Peter Dineen - Interview by a vampire

Peter Dineen - Interview by a vampire

Steve Cramer discusses vampires and criticism with actor Peter Dineen as Conor MacPherson’s gothic tale of a frustrated critic, St Nicholas, arrives in Scotland

Today the critic is often viewed as a vampire sucking the life out of the artist but it wasn’t alwsys thus. Alexander Pope, for instance, was perfectly able to balance his career as an essayist with that of a poet, with, in fact, the former being more important in his creative processes.

In the case of Conor MacPherson’s new play, St Nicholas, the metaphor of the critic as parasitic entity is made literal. Following success in MacPherson’s native Ireland, the play has toured extensively, and is making its first Scottish appearance at the Citz this month. Father Ted regular Peter Dineen, performer of the ‘one man play’, as MacPherson calls St Nicholas, fills us in on the story. ‘This theatre critic is facing a midlife crisis; he’s very resentful of people who are actually writing creative work,’ he explains. ‘He gets very bitter with his life, drinks too much whisky and creates scenes wherever he goes just to get attention. He sees a beautiful girl in a production of Salome at the Abbey and falls in love with her.’

The plot gets more bizarre from here. The critic becomes besotted with the girl and follows her to London, where, after an unsuccessful encounter with her, he joins a band of vampires stalking the youth of the city.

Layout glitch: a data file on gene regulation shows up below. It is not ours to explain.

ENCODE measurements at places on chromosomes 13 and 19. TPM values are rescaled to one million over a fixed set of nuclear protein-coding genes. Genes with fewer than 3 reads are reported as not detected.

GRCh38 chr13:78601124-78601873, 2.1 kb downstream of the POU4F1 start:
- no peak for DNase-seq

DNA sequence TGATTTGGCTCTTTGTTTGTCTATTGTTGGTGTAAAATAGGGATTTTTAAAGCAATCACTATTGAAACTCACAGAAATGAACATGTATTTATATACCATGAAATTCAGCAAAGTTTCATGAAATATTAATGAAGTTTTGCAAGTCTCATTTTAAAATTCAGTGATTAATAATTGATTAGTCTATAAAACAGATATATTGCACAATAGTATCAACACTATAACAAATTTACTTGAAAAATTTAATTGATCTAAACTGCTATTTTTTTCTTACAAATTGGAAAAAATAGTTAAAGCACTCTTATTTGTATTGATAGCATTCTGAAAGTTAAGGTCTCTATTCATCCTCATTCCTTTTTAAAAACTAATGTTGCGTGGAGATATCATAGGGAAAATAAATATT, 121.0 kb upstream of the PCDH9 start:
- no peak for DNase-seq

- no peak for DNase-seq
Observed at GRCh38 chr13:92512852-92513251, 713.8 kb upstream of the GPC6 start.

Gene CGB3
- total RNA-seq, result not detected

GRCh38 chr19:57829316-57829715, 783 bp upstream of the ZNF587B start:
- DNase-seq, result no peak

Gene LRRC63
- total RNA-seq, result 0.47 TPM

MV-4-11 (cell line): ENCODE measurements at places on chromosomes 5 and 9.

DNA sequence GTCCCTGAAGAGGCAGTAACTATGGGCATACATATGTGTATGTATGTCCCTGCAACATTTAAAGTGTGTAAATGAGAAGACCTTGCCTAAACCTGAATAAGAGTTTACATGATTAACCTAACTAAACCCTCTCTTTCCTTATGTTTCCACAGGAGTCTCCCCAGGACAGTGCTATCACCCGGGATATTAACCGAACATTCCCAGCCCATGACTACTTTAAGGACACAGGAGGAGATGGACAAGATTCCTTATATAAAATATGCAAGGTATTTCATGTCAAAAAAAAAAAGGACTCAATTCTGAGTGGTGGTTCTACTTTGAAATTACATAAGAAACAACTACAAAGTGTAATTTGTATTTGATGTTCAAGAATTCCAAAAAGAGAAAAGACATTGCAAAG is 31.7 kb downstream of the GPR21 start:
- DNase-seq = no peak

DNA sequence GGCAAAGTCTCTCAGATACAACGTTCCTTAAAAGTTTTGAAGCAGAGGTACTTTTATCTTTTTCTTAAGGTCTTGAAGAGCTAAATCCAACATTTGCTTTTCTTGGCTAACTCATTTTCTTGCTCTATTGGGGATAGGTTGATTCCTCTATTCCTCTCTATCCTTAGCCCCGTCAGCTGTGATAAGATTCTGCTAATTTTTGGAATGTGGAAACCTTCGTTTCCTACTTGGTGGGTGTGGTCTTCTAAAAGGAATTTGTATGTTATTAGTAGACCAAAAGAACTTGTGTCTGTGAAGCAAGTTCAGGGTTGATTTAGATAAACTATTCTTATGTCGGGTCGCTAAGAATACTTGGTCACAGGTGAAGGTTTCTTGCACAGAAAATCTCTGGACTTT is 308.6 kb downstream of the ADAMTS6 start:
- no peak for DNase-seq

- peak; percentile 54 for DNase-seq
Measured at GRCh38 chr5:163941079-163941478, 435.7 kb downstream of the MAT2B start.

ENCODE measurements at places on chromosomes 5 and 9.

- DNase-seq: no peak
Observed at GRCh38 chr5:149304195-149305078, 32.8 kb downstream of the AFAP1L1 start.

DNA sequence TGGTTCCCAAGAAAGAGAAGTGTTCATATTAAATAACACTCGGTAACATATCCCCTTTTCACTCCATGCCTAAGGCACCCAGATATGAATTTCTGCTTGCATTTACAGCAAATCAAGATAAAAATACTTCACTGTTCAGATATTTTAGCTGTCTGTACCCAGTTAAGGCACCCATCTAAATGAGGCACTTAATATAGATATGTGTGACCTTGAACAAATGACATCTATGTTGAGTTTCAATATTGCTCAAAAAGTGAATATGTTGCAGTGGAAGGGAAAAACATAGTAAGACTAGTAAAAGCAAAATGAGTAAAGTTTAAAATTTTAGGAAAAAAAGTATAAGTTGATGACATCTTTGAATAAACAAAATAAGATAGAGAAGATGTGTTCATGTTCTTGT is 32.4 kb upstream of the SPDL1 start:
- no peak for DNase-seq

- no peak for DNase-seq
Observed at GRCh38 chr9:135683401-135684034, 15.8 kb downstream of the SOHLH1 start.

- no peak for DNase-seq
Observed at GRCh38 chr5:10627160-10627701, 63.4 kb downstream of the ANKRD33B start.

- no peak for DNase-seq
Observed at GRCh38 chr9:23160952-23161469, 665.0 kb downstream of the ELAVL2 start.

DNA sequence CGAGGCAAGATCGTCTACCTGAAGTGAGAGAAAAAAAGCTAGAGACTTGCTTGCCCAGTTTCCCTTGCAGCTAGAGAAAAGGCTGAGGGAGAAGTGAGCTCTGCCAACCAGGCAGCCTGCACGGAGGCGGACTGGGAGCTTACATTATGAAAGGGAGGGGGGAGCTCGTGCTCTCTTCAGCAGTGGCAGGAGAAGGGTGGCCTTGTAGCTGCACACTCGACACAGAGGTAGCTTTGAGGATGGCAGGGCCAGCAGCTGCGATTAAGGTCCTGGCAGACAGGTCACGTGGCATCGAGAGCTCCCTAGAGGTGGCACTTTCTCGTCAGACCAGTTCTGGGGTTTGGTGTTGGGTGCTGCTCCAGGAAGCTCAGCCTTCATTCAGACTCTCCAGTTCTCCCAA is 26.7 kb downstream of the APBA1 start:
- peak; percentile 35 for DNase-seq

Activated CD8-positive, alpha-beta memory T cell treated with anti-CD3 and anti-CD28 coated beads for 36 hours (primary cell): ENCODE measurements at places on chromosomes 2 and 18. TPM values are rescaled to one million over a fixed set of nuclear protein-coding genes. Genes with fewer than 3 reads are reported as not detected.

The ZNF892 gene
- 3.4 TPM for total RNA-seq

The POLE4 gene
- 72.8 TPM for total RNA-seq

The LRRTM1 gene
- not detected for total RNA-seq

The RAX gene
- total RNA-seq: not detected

Plainly, the critic at the centre is perceived along conventional lines. ‘It’s a kind of metaphor for theatre critics sucking talent out of people. I’m not sure I agree with that metaphor, by the way, but it’s Conor’s take on it,’ says Dineen. ‘I must have had a bit of a charmed career, since I’ve never had much of a hard time with any critic. They’ve always been quite kind to me. As far as I can see, they’re just people who write down what they see on the night. It’s funny how most writers are more fascinated by critics than actors are.’

Dineen prepared for his role mainly by reading his favourite theatre critic. ‘I looked up one critic I used to enjoy a lot, and that was Kenneth Tynan. I couldn’t see any of the vampire stuff in that; he just makes me fall around all the time. He was so funny. There’s a certain truth to it and a real authority. If he says a show is bollocks, you can bet your bottom dollar it is. And he tends to go for directors and writers rather than actors, although there were exceptions. I mean, actors don’t get it so bad most of the time. When a critic has said something negative about me, I’ve said, “Oh yeah, that’s true” and adjusted it. I haven’t fallen to the floor sobbing.’

St Nicholas, Citizens’ Theatre, Glasgow, until Sat 17 Nov.

St Nicholas

  • 4 stars

A monologue and tall tale told by a successful Dublin theatre critic, a self professed 'hack and drunkard'. Bitter, vindictive and egocentric, he embarks on a mid-life crisis of sorts when he becomes obsesses with a young actress playing Salome.'Part of Edinburgh Festival Fringe'.

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